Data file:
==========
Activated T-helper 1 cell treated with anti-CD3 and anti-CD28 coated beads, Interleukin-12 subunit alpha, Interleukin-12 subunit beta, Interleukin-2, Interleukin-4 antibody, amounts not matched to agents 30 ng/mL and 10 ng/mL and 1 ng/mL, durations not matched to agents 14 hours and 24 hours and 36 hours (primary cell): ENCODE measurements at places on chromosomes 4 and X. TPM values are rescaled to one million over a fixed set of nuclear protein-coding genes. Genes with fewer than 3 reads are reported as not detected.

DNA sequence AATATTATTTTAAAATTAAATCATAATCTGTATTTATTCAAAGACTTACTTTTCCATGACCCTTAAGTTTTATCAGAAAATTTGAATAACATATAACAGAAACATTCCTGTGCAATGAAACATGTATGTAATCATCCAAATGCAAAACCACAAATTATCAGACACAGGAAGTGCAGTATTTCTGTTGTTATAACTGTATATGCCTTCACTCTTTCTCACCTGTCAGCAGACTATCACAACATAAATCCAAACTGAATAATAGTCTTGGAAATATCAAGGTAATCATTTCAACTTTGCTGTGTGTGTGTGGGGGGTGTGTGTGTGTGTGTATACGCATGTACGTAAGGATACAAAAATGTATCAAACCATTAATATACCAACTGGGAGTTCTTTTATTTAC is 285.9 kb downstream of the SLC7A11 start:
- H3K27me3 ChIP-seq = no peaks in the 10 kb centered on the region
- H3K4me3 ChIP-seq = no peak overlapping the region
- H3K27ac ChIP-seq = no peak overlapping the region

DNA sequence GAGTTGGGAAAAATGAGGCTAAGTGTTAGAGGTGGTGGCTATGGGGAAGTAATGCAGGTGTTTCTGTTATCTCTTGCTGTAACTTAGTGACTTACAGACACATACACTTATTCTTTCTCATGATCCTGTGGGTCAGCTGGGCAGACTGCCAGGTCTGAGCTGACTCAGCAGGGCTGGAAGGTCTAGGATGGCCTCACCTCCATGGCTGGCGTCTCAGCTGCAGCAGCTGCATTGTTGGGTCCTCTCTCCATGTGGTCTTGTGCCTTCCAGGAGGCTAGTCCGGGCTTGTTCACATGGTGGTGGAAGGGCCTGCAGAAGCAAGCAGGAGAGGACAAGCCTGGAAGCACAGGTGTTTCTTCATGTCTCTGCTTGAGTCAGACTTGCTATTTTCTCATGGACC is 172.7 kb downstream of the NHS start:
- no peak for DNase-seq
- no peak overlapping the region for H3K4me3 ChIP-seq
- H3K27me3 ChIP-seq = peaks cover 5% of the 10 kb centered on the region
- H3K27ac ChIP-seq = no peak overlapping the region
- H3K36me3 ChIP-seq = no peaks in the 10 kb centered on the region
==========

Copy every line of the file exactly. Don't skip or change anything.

Activated T-helper 1 cell treated with anti-CD3 and anti-CD28 coated beads, Interleukin-12 subunit alpha, Interleukin-12 subunit beta, Interleukin-2, Interleukin-4 antibody, amounts not matched to agents 30 ng/mL and 10 ng/mL and 1 ng/mL, durations not matched to agents 14 hours and 24 hours and 36 hours (primary cell): ENCODE measurements at places on chromosomes 4 and X. TPM values are rescaled to one million over a fixed set of nuclear protein-coding genes. Genes with fewer than 3 reads are reported as not detected.

DNA sequence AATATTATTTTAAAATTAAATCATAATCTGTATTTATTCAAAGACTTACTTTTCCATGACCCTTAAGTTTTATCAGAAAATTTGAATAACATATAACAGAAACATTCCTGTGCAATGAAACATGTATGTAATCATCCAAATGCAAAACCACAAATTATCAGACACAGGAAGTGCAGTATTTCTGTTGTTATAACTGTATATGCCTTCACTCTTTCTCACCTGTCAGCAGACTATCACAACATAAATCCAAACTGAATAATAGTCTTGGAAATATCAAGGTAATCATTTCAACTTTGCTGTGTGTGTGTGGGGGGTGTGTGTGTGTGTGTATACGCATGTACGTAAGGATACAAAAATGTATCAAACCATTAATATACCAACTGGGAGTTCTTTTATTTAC is 285.9 kb downstream of the SLC7A11 start:
- H3K27me3 ChIP-seq = no peaks in the 10 kb centered on the region
- H3K4me3 ChIP-seq = no peak overlapping the region
- H3K27ac ChIP-seq = no peak overlapping the region

DNA sequence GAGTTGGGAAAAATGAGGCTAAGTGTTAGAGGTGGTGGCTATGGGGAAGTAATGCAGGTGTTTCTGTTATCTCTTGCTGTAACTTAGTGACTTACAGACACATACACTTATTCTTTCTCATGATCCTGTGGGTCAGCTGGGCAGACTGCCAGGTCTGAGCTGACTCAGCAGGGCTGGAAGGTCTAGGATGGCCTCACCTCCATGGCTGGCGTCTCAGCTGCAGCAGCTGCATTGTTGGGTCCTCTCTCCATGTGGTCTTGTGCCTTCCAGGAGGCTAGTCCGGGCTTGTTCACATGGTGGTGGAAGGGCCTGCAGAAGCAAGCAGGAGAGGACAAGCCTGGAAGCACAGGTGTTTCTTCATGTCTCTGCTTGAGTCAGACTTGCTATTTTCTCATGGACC is 172.7 kb downstream of the NHS start:
- no peak for DNase-seq
- no peak overlapping the region for H3K4me3 ChIP-seq
- H3K27me3 ChIP-seq = peaks cover 5% of the 10 kb centered on the region
- H3K27ac ChIP-seq = no peak overlapping the region
- H3K36me3 ChIP-seq = no peaks in the 10 kb centered on the region